Thursday, January 19, 2012

New exciting opportunity for clean energy jobs in Michigan

From the Michigan League of Conservation Voters*
Posted Jan. 12, 2012

Michigan has the chance to seize a remarkable opportunity in 2012 that will create thousands of new jobs and dramatically improve public health across the state. A proposed ballot initiative that would increase the state's renewable energy standard to 25 percent by 2025 is being put forth for the 2012 November elections. What does that mean? A quick breakdown:
  • If the proposal gathers enough signatures, it will then be considered for placement on the November ballot. It will require that 25 percent of Michigan’s energy come from clean, renewable sources such as wind, solar and biomass by 2025.

  • Right now, Michigan imports the vast majority of its energy from other states and countries, sending billions of dollars out of Michigan each year. Instead of producing our own energy -- and creating our own jobs -- we are importing dirty coal from other states and oil from the Middle East. This proposal will help us build a clean energy industry right here in Michigan.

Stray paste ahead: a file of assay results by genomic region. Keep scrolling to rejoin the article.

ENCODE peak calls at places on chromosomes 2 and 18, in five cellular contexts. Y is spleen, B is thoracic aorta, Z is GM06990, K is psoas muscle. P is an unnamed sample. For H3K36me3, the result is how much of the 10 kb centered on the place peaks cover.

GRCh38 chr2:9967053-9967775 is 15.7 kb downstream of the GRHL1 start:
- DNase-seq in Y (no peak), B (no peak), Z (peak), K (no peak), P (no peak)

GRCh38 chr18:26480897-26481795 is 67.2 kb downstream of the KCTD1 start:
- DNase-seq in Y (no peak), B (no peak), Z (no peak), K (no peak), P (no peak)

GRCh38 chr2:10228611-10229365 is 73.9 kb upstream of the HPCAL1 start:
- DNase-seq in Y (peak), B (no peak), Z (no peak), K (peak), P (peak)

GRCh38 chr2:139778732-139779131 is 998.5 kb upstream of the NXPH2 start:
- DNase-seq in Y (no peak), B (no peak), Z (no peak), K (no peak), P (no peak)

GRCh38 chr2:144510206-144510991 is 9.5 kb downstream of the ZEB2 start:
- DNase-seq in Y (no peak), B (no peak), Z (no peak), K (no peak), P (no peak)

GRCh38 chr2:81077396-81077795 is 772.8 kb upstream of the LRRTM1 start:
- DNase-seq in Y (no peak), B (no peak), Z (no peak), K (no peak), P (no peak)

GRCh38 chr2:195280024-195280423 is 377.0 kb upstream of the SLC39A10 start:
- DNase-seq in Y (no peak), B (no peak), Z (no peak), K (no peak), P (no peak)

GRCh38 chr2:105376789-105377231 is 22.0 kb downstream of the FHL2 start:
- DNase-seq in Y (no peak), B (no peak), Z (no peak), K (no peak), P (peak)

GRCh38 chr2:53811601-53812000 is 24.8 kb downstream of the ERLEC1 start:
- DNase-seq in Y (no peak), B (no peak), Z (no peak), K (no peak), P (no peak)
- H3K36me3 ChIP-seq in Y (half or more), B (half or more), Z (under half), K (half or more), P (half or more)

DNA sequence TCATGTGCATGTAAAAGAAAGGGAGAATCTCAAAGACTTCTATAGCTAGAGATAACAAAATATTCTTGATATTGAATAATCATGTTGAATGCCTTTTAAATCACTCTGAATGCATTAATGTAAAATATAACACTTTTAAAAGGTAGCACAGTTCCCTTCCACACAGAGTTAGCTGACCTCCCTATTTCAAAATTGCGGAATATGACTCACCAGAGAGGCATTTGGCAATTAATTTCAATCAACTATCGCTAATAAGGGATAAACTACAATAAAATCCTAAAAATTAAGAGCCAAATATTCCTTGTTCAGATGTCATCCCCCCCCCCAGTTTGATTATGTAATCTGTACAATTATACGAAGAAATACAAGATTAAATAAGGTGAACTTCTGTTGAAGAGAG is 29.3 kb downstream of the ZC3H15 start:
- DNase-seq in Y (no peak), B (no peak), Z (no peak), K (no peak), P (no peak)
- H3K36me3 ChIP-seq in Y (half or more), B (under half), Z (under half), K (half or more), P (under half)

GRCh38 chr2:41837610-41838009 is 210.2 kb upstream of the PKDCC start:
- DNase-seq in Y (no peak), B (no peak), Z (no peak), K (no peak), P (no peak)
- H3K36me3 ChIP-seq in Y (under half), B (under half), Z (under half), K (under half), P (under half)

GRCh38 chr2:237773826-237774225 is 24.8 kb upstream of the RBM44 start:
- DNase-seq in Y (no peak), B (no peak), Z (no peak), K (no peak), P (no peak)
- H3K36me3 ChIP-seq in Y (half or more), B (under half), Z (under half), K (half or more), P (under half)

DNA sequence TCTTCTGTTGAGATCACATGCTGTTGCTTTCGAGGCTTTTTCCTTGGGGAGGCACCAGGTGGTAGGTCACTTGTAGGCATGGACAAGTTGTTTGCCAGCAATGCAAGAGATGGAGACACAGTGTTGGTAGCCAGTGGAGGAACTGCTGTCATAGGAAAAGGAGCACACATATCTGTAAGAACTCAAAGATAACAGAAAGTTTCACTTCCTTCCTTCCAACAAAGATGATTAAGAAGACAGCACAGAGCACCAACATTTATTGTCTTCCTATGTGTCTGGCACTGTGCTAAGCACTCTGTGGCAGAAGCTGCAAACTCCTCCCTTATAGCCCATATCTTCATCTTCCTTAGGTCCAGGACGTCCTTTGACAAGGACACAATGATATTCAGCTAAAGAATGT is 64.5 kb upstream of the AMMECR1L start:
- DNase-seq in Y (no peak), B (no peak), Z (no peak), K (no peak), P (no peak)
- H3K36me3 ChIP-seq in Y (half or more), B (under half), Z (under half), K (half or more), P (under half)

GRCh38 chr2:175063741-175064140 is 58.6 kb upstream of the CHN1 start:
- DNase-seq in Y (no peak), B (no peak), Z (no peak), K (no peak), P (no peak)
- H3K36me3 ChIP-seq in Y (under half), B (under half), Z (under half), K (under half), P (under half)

• This initiative will help expand Michigan’s clean energy production, without significantly increasing energy prices. In fact, studies by independent economists predict that it would cost the average Michigander, at most, $15 per year, or only $1.25 per month.

  • Unfortunately, we're lagging behind other states who have already realized the importance and value of more renewable energy. Twenty other states, including Illinois, Minnesota and Iowa, have already adopted measures similar to this initiative without significant increases in utility costs for consumers.

  • Beyond creating Michigan jobs and expanding Michigan's economy, using more wind and solar energy will reduce pollution and give Michigan families cleaner and healthier air and water, protect the Great Lakes from more mercury pollution, and reduce asthma and lung disease.
* Editor's Note: This article is reprinted with permission from the Michigan League of Conservation Voters. Check out their Web site at www.michiganlcv.org.
You can follow them on Twitter at @michiganlcv or on Facebook for quick updates.

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